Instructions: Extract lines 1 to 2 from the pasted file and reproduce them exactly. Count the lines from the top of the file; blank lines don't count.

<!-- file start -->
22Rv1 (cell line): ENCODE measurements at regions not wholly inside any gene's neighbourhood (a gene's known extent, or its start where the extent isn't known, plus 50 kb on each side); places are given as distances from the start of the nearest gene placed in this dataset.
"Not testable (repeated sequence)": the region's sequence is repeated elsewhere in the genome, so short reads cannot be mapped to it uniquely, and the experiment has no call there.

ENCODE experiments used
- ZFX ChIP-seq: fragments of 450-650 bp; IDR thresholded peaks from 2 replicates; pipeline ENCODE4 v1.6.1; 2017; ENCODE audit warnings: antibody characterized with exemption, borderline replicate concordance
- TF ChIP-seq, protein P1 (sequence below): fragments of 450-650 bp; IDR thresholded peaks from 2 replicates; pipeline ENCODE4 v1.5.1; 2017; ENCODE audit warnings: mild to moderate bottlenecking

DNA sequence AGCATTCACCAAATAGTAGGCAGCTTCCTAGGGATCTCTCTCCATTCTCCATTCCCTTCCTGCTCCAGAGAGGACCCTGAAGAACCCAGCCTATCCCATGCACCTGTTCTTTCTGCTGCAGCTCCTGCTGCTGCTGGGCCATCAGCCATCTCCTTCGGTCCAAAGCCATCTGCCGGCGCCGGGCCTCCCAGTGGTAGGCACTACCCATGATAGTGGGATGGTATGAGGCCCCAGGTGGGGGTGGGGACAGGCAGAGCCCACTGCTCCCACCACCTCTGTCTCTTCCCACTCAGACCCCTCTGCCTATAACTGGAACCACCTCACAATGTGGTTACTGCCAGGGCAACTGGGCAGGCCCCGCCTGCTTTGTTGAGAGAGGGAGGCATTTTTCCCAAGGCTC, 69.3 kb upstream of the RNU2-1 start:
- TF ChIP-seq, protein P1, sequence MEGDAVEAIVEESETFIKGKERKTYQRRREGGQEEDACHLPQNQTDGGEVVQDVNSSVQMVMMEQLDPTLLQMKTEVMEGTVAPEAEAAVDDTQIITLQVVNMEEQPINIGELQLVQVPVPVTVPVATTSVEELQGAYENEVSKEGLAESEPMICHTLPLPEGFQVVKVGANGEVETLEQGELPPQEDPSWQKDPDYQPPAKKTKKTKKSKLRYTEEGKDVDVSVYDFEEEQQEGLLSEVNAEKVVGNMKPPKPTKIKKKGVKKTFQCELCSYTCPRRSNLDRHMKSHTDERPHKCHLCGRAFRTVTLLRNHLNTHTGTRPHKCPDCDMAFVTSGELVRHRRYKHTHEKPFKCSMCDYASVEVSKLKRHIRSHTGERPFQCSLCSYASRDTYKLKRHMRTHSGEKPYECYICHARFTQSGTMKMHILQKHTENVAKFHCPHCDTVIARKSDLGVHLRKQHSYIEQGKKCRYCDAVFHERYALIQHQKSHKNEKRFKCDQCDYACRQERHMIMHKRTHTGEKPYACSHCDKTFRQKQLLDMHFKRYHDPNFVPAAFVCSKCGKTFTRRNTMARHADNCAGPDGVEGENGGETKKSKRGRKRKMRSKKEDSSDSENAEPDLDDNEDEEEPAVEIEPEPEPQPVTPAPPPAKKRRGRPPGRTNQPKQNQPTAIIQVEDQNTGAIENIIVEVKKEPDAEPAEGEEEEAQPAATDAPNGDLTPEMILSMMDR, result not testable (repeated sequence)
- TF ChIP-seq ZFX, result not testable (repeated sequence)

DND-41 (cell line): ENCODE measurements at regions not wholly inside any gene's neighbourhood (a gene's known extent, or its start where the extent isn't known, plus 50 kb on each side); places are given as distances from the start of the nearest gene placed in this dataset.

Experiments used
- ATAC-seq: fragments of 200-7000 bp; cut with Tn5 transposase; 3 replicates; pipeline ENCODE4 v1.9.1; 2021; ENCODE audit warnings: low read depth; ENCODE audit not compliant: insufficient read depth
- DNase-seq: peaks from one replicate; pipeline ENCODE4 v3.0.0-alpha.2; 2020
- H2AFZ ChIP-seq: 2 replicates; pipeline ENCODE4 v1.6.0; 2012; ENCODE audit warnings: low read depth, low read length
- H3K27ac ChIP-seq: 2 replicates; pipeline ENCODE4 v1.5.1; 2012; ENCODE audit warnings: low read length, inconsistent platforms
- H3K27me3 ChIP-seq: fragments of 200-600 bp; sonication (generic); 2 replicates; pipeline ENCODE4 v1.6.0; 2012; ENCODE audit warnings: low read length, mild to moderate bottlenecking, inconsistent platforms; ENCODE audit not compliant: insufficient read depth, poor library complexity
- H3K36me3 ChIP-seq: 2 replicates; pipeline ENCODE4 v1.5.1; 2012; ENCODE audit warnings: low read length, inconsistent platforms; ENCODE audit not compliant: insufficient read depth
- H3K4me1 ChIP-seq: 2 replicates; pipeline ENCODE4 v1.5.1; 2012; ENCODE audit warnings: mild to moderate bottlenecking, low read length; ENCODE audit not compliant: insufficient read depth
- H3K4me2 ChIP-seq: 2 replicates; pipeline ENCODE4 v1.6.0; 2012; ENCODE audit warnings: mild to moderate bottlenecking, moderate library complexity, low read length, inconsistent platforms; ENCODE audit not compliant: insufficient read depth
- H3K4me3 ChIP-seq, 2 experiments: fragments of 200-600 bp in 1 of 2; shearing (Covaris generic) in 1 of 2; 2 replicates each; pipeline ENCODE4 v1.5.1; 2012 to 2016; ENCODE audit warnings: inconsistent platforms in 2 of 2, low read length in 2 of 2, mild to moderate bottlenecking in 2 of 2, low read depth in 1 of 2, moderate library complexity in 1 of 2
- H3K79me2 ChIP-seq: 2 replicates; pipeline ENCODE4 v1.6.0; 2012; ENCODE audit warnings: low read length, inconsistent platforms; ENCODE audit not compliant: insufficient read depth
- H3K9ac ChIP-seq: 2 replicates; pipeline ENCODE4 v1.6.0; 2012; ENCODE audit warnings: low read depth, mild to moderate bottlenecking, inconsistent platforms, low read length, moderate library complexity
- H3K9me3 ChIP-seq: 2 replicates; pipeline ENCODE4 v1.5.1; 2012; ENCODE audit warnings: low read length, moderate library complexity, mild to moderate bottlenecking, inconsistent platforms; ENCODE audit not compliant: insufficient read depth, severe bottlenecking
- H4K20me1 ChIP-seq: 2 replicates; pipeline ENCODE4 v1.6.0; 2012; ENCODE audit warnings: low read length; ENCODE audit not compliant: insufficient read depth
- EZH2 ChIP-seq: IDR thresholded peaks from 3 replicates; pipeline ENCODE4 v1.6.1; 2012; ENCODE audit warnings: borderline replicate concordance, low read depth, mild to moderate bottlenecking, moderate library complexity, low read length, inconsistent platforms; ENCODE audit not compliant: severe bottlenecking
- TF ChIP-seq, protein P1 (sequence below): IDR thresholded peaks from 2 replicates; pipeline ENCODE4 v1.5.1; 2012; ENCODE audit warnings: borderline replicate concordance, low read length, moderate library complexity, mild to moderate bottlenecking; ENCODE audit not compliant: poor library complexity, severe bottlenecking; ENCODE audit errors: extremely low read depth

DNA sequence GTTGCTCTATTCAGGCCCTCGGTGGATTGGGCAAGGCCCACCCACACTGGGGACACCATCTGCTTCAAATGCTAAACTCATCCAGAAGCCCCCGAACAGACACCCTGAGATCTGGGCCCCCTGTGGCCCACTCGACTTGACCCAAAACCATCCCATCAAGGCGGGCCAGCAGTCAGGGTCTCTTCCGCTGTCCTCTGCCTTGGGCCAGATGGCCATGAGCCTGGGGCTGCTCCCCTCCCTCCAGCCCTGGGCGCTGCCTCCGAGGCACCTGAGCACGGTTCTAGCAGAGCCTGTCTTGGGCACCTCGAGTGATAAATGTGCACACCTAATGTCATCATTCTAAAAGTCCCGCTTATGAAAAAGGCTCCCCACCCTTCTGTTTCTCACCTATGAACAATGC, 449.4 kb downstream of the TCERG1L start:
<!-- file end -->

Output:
22Rv1 (cell line): ENCODE measurements at regions not wholly inside any gene's neighbourhood (a gene's known extent, or its start where the extent isn't known, plus 50 kb on each side); places are given as distances from the start of the nearest gene placed in this dataset.
"Not testable (repeated sequence)": the region's sequence is repeated elsewhere in the genome, so short reads cannot be mapped to it uniquely, and the experiment has no call there.